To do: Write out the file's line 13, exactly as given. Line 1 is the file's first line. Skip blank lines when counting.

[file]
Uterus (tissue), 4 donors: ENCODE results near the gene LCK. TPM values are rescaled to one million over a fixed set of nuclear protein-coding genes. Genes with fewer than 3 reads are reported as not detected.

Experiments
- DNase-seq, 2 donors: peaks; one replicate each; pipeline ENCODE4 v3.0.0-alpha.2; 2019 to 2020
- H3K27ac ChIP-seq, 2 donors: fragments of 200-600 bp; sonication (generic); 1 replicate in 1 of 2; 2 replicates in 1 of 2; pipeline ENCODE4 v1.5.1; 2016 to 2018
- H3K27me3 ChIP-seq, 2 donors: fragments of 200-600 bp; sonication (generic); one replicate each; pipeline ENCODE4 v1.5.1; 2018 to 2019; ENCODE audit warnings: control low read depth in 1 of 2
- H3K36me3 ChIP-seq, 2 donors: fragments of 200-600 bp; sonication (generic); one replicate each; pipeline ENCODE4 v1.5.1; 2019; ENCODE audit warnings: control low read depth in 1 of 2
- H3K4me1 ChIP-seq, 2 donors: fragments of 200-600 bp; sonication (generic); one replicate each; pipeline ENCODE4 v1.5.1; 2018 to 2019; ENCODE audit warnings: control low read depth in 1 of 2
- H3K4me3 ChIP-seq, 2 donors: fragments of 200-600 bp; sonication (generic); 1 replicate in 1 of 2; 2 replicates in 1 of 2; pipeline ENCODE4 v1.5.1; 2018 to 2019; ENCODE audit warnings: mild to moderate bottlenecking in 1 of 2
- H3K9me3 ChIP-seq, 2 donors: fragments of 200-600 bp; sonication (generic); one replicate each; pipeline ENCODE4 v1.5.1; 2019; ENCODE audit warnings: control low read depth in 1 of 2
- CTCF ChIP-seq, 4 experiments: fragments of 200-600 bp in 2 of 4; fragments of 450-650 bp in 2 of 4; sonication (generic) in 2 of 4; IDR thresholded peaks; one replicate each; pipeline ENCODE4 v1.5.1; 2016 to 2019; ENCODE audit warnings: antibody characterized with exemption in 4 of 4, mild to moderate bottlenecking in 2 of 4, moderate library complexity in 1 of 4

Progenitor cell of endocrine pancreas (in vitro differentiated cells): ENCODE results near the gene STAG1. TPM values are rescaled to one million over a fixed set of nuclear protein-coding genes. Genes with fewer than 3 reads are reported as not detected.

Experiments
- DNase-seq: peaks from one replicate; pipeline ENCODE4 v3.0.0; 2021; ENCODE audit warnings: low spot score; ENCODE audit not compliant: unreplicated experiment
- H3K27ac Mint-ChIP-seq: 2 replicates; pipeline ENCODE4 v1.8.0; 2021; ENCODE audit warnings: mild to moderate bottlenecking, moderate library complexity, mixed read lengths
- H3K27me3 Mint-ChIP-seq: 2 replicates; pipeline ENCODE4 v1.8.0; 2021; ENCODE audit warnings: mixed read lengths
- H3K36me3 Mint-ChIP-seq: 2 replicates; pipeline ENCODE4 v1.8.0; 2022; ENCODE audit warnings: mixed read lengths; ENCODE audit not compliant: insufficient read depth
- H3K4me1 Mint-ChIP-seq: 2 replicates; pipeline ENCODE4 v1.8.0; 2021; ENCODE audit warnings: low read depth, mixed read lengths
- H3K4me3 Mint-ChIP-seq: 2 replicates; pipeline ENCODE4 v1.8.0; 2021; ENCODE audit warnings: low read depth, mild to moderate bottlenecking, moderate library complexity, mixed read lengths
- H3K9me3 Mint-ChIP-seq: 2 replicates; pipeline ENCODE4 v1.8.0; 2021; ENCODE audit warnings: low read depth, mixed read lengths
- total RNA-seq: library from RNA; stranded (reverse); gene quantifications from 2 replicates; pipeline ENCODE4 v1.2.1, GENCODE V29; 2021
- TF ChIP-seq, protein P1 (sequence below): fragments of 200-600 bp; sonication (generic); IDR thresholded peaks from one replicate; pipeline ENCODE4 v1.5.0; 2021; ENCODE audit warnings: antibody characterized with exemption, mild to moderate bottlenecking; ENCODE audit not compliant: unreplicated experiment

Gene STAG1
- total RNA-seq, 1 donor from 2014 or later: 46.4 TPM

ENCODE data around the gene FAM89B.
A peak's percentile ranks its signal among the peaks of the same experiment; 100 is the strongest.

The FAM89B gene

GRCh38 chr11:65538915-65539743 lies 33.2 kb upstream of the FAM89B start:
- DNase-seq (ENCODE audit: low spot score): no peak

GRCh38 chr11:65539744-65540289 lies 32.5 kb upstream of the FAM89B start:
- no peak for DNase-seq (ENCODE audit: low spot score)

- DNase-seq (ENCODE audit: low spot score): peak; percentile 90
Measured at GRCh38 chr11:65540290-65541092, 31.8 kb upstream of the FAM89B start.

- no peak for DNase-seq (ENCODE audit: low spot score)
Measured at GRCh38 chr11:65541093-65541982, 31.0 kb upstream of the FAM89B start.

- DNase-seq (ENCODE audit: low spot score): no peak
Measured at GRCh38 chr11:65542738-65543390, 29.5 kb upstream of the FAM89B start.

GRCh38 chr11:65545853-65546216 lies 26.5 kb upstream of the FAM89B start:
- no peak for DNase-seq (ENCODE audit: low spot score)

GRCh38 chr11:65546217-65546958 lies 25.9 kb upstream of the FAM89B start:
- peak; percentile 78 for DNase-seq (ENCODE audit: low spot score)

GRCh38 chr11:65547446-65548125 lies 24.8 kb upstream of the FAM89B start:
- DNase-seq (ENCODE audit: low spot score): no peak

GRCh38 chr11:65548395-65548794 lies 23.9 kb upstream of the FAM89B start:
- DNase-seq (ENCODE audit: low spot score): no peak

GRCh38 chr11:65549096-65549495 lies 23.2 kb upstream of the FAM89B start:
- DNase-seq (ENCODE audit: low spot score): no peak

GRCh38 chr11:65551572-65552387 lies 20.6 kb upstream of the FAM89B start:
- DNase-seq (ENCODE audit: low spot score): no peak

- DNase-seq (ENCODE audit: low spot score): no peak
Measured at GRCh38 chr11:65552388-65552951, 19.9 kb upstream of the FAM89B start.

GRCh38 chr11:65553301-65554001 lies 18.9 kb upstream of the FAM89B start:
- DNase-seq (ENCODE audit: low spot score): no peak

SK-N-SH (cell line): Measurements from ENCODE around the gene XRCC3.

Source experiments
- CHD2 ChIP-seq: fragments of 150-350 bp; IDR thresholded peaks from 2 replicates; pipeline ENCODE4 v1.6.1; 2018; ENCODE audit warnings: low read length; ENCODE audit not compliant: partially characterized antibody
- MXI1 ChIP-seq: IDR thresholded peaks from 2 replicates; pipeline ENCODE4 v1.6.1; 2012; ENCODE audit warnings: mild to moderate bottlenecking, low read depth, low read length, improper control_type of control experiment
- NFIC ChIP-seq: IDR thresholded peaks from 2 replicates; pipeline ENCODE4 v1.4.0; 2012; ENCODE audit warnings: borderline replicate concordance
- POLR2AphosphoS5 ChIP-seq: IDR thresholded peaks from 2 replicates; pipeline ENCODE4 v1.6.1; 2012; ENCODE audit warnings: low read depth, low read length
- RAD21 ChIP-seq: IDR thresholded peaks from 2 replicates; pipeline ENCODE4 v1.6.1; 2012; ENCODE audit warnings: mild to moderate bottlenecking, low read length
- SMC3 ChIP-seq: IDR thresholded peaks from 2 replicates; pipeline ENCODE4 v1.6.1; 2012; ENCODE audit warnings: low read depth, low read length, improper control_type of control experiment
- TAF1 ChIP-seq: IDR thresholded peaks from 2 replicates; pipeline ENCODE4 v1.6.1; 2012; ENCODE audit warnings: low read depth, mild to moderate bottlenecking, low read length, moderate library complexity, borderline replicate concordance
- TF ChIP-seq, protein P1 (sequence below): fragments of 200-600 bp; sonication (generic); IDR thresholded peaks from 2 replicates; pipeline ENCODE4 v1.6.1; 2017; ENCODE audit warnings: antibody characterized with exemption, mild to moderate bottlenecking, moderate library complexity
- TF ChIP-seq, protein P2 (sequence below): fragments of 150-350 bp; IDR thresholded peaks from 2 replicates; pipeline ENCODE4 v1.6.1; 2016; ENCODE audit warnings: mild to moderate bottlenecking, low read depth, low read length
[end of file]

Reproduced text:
- DNase-seq: peaks from one replicate; pipeline ENCODE4 v3.0.0; 2021; ENCODE audit warnings: low spot score; ENCODE audit not compliant: unreplicated experiment